Frequent school reforms hurt student performance, auditor general finds
5 different education plans in 15 years caused disruption, annual report says
New Brunswick's schools are failing to hit performance targets because of frequent reforms to the education system and a lack of accountability, according to a new report by Auditor General Kim MacPherson.
That includes three changes to the French immersion program in a decade and five different education strategies over the last 15 years, MacPherson told MLAs during a joint session of two legislative committees.
"Frequent changes in education strategy create instability and shift focus away from educating students," she said.
"A student starting school in September 2004 would have experienced five education strategies, each with different priorities, by the time they graduated," she wrote in her audit.
She also said the Department of Education does not hold school districts responsible for poor student performance, something that is required by the Education Act.
Many district education plans are incomplete or missing, she said, and some teachers have gone 20 years without performance reviews.
The result, she said, is that targets for reading, math and science have never been met in 15 years.
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MacPherson also slammed the decision by then-premier Brian Gallant's Liberal government to return to a Grade 1 entry point for French immersion because it gave school districts only one year to implement the change.
A previous Liberal government eliminated the early entry to French immersion in 2008. The PC government that took power in 2010 had promised to restore it, but opted not to follow through, citing the potential disruption of another major overhaul.
Gallant implemented the change in September 2017, only a year after announcing it. The auditor general said it was "rushed" and created a "major challenge" because there were not enough immersion teachers to meet the new demand.
MacPherson called on the new Progressive Conservative government to avoid more disruption by sticking with the education plan introduced by the Liberals in 2016, saying stakeholders were consulted and the targets are reasonable.
The PC government signalled in its throne speech last November that they would "work within the context" of the existing education plan and would stop "throwing out programs only because another party introduced them."
But they've also said they want to improve immersion results.
Given the possible disruption, MacPherson said, any new reform of French immersion should have a realistic implementation schedule and should consider staffing and training requirements as well as the risk of creating more disruption.
Education Minister Dominic Cardy wasn't in the province Wednesday to comment on the report.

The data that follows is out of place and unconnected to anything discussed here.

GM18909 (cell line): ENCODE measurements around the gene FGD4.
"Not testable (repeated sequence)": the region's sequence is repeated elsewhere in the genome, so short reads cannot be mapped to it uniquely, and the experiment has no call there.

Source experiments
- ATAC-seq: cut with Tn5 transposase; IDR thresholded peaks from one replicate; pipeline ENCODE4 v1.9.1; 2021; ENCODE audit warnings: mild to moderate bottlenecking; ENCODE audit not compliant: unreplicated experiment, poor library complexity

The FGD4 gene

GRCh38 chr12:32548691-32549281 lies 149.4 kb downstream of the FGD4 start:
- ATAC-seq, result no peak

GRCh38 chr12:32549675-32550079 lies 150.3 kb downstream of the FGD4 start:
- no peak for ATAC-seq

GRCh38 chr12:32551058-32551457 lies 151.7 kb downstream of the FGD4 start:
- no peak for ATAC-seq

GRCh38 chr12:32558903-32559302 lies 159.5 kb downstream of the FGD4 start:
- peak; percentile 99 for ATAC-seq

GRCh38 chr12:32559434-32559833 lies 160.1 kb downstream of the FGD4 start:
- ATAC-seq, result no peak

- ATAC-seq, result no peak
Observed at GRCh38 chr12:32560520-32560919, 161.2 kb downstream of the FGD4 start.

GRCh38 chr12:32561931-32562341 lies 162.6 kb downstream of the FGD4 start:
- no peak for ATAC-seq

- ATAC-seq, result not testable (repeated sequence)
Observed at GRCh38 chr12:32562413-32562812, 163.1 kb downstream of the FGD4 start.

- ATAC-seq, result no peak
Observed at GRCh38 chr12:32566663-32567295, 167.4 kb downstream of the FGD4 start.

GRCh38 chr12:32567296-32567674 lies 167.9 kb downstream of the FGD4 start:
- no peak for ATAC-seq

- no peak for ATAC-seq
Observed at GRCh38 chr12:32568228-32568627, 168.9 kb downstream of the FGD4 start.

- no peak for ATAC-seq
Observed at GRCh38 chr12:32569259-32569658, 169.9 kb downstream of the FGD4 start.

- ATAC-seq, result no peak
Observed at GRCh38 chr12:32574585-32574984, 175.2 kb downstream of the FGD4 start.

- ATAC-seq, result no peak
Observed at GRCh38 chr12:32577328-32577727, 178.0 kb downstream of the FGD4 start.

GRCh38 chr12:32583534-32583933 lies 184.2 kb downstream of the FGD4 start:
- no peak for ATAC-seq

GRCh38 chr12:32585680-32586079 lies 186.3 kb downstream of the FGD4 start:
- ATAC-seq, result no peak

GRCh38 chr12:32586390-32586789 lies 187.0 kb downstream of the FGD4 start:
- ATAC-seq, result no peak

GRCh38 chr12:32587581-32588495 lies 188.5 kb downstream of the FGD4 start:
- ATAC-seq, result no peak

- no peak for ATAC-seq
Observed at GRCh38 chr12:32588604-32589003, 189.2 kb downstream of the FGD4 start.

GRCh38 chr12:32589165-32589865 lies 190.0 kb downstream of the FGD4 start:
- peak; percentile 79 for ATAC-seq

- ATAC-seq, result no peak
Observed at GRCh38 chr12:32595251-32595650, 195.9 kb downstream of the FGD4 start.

Finance Minister Ernie Steeves said the government wants to graduate more bilingual students but said another major reform won't necessarily take place.
"I don't know how you can say that's automatically going to happen," he said. "If it does happen, we'll have to address that at the time."
Figures in the report show that of 1,624 students who began French immersion in 2004, only 10 per cent finished Grade 12 with an "advanced" or better level of French.
People's Alliance Leader Kris Austin seized on that figure to suggest the program be eliminated.
"French immersion in New Brunswick is a dismal failure," he said. "If you were failing 90 per cent in anything else, you'd find ways to either get rid of it or change it."
Austin said his party supports "some level of second-language proficiency" for all students, but didn't have a clear proposal for how he'd teach it.
"It's not for me as a politician to tell educators how to teach their kids," he said.
Steeves said the program needs to be fixed but he rejected Austin's idea.
"New Brunswick is a bilingual province and we will have a French immersion system."
MacPherson's report also said that students who stick with French immersion for their entire school career fare better.
Seventy-five per cent of the 2004 cohort transferred out of the program before graduating. Of those who followed it all the way through Grade 12, 40 per cent had advanced or higher levels of French, she said.
Green Party MLA Megan Mitton said the results don't justify Austin's position.
"Just because something's broken doesn't mean we need to throw it out," she said. "We need to invest in it. It's really valuable for New Brunswick."
George Daley, the New Brunswick Teachers' Association president, said it appears most students switch out of immersion in Grade 10, and their ability in the language at that point needs to be measured before any changes are made.
Daley said he welcomed MacPherson's call for more stability in the system.
"I think it's very positive that the auditor general has raised it."